Welcome to AMERICAN MOSAIC in VOA Special English.
I'm Doug Johnson.
We listen to new music from the
And answer a listener question about
President Abraham Lincoln…
first we talk about Twitter...
The nineteen fifties song "Rockin' Robin" was
about a bird that loved to tweet, or sing.
But to a new generation of high-speed communicators, a tweet describes a
message sent through a popular new service.
Barbara Klein tells us about Twitter.
people use E-mail, blogs, text messages and social Web sites like Facebook to
keep in touch with their friends. Now there is also Twitter. This online
service lets people send short messages that are no more than one hundred forty
is how it works: Users can set up their own Twitter page by joining the free
service on Twitter.com. They can search
the Web site to find friends who are also using the service. By choosing to "follow" friends, users can
see their new messages. Updates appear
instantly in a list form as they are written.
Twittering describes writing new updates on Twitter. A tweet is an
individual Twitter update, or message.
blogs, Twitter users do not have to log onto the Web site to post updates. They can send and receive messages through
mobile phones as text messages or through E-mail. Other programs available for download make
Twitter updates appear on your computer screen.
People use social Web sites like Facebook to share information with a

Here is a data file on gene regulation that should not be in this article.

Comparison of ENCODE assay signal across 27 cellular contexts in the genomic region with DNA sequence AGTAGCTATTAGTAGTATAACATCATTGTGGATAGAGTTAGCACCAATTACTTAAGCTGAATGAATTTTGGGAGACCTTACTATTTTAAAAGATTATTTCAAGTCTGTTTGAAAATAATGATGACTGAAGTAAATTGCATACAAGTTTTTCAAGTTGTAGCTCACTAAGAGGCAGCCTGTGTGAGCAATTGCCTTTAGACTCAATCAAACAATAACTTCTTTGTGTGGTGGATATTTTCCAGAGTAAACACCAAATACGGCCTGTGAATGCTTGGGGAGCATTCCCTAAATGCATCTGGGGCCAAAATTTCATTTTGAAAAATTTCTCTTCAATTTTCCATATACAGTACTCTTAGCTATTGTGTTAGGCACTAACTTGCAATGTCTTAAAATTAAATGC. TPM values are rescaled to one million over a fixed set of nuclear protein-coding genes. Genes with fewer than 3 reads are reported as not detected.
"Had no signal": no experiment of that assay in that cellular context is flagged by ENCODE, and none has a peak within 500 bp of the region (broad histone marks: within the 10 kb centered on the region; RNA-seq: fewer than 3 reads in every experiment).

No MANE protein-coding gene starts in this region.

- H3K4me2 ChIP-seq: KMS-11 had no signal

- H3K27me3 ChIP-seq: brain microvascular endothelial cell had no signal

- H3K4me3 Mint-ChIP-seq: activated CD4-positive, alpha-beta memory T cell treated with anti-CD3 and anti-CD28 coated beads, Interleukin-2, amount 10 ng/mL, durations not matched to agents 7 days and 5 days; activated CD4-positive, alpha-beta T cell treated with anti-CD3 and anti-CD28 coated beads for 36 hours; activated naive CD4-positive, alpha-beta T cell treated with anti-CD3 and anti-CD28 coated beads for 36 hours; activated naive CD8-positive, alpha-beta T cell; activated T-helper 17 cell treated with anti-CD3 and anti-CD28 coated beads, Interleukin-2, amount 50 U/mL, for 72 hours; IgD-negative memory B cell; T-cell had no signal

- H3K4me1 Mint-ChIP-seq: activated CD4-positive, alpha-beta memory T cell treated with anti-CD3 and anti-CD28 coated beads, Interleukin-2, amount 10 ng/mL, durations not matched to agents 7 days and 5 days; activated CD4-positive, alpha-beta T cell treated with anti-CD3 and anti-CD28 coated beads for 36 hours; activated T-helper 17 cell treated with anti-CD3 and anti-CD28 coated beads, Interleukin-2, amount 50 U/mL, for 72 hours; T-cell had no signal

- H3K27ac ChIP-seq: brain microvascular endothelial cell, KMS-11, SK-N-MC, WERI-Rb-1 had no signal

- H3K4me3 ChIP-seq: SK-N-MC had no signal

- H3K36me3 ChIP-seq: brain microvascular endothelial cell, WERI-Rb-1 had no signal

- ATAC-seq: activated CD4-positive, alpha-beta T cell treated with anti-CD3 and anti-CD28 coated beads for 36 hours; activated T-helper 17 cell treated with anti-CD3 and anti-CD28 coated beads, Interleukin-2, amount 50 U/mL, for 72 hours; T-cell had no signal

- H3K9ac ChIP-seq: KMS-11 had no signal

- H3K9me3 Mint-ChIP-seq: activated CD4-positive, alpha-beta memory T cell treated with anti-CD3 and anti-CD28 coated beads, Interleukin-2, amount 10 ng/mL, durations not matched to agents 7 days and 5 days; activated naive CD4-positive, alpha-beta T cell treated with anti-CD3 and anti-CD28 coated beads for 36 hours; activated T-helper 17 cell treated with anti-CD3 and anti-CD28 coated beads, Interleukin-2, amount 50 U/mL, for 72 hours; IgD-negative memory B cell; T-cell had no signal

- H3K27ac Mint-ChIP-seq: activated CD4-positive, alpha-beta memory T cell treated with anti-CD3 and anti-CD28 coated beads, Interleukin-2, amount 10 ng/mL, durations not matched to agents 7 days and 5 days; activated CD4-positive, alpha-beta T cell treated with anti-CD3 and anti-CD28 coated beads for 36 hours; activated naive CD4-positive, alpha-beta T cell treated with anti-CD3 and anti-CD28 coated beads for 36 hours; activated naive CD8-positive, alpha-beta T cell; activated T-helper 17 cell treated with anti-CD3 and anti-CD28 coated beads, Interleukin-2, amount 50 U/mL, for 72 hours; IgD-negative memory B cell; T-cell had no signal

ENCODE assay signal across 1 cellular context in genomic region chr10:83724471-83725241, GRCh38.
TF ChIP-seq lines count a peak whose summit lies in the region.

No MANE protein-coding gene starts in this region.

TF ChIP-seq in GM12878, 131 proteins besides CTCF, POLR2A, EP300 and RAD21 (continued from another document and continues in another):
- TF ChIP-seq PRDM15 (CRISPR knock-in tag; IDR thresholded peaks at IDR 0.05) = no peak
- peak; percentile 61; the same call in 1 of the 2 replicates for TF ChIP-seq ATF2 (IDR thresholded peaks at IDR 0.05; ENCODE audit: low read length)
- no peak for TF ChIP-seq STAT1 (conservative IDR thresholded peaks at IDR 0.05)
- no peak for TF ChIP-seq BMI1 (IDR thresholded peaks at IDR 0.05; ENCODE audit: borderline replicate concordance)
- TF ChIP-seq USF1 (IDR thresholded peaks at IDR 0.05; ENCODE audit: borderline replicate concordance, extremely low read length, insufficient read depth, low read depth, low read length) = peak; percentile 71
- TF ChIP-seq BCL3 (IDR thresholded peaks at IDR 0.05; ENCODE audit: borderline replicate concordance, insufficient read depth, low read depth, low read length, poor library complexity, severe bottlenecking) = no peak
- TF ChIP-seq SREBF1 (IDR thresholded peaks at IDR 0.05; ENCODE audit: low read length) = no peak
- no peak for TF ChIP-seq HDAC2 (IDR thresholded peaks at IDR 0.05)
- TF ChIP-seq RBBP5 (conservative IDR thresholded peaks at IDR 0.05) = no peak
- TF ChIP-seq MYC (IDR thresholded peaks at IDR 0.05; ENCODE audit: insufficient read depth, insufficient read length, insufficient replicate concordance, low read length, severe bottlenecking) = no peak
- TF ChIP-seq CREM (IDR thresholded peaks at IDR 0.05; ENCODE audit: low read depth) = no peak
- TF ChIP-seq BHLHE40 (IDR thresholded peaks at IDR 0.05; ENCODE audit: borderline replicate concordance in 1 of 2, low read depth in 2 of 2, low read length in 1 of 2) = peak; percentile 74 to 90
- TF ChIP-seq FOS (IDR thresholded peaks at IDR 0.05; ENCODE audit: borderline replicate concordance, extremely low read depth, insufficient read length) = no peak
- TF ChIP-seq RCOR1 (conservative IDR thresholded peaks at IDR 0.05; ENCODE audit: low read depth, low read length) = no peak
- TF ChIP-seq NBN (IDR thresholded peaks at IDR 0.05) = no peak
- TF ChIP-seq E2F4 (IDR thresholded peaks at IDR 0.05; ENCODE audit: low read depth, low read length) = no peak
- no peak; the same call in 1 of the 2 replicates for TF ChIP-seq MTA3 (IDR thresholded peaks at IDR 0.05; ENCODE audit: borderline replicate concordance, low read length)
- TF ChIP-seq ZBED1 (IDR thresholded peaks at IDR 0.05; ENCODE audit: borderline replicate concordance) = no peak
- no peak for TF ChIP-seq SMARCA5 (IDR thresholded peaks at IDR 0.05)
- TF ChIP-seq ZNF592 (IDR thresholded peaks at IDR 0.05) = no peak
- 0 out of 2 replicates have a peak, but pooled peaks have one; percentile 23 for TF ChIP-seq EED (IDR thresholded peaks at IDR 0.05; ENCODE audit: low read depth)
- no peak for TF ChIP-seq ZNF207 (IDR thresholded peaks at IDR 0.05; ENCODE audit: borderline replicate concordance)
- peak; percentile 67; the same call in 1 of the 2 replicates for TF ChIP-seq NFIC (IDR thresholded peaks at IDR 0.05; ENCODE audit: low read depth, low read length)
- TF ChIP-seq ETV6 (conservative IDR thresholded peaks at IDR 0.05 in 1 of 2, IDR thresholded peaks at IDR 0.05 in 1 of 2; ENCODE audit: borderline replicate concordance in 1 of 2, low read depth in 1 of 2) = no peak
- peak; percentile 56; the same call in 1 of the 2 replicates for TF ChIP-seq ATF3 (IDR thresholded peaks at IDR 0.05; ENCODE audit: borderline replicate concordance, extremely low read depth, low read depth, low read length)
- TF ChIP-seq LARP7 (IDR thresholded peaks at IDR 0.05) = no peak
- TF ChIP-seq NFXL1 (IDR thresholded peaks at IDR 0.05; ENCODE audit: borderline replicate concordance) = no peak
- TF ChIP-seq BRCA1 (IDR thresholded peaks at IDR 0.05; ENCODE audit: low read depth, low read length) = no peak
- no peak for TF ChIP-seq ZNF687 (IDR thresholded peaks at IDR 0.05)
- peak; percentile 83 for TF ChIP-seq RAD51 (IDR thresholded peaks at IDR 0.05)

special group of friends. But most
Twitter users make their messages public.
Twitter says its service provides a way for people to stay
connected to others, through messages describing what they are doing at that
moment. But twitterers also use the
service to get quick answers to questions or to get breaking news.
example, when he was a presidential candidate, Barack Obama announced his
choice for vice president on Twitter.
other politicians in Washington use Twitter to share their daily activities
with supporters. They reportedly include
former Republican presidential candidate John McCain. In addition, news agencies
provide updates and companies share product information.
critics say Twitter is a waste of time that takes people's attention away from
their work. Yet a growing number of
users around the world see it as the latest method for busy people to get and
share information quickly.
Our listener question this week comes from Brazil.
Silvio Sabenca wants to know more about the sixteenth president of the United
States, Abraham Lincoln.
timing, Silvio. February twelfth is the
two hundredth anniversary of his birth.
Abraham Lincoln is considered one of the greatest and beloved American
presidents. But, in some ways he was one
of the most unlikely.
Abraham Lincoln was born in Kentucky in
eighteen-oh-nine. He grew up in Indiana. His family was poor and had no school
education. But Abraham Lincoln taught
himself what he needed to know. He
became a lawyer. He served in the
Illinois state legislature and in the United States Congress. He was elected president in eighteen sixty.
President Lincoln led the United States during the
Civil War. He sent Northern forces to
battle the slave-holding Southern states to keep them from leaving the
Union. President Lincoln freed the
slaves and helped keep the nation together.